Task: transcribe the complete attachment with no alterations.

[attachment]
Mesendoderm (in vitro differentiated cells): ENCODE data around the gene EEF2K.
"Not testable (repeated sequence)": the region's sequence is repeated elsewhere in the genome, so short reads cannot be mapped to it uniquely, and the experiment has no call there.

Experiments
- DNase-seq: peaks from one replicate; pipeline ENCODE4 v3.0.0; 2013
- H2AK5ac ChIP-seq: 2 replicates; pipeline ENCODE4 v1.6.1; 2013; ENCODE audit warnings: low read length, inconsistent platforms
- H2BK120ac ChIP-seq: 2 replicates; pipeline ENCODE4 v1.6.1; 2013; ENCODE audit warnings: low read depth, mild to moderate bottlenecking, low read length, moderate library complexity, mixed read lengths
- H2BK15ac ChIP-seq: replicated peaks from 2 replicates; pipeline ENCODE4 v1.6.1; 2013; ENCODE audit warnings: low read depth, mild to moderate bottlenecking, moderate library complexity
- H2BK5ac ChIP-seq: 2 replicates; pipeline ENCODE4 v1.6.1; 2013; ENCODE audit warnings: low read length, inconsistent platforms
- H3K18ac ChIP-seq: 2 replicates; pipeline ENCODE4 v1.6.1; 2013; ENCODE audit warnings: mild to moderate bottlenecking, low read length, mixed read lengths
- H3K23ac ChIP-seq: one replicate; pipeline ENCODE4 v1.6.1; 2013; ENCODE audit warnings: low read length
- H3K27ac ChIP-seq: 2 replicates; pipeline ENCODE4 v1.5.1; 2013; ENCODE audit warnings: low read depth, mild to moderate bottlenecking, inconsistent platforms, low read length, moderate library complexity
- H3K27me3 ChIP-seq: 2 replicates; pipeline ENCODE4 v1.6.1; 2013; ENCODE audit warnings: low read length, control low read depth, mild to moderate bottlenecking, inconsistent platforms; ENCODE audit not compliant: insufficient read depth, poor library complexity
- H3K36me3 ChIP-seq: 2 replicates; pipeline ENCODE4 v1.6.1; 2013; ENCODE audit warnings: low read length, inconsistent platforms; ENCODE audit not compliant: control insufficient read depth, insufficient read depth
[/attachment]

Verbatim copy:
Mesendoderm (in vitro differentiated cells): ENCODE data around the gene EEF2K.
"Not testable (repeated sequence)": the region's sequence is repeated elsewhere in the genome, so short reads cannot be mapped to it uniquely, and the experiment has no call there.

Experiments
- DNase-seq: peaks from one replicate; pipeline ENCODE4 v3.0.0; 2013
- H2AK5ac ChIP-seq: 2 replicates; pipeline ENCODE4 v1.6.1; 2013; ENCODE audit warnings: low read length, inconsistent platforms
- H2BK120ac ChIP-seq: 2 replicates; pipeline ENCODE4 v1.6.1; 2013; ENCODE audit warnings: low read depth, mild to moderate bottlenecking, low read length, moderate library complexity, mixed read lengths
- H2BK15ac ChIP-seq: replicated peaks from 2 replicates; pipeline ENCODE4 v1.6.1; 2013; ENCODE audit warnings: low read depth, mild to moderate bottlenecking, moderate library complexity
- H2BK5ac ChIP-seq: 2 replicates; pipeline ENCODE4 v1.6.1; 2013; ENCODE audit warnings: low read length, inconsistent platforms
- H3K18ac ChIP-seq: 2 replicates; pipeline ENCODE4 v1.6.1; 2013; ENCODE audit warnings: mild to moderate bottlenecking, low read length, mixed read lengths
- H3K23ac ChIP-seq: one replicate; pipeline ENCODE4 v1.6.1; 2013; ENCODE audit warnings: low read length
- H3K27ac ChIP-seq: 2 replicates; pipeline ENCODE4 v1.5.1; 2013; ENCODE audit warnings: low read depth, mild to moderate bottlenecking, inconsistent platforms, low read length, moderate library complexity
- H3K27me3 ChIP-seq: 2 replicates; pipeline ENCODE4 v1.6.1; 2013; ENCODE audit warnings: low read length, control low read depth, mild to moderate bottlenecking, inconsistent platforms; ENCODE audit not compliant: insufficient read depth, poor library complexity
- H3K36me3 ChIP-seq: 2 replicates; pipeline ENCODE4 v1.6.1; 2013; ENCODE audit warnings: low read length, inconsistent platforms; ENCODE audit not compliant: control insufficient read depth, insufficient read depth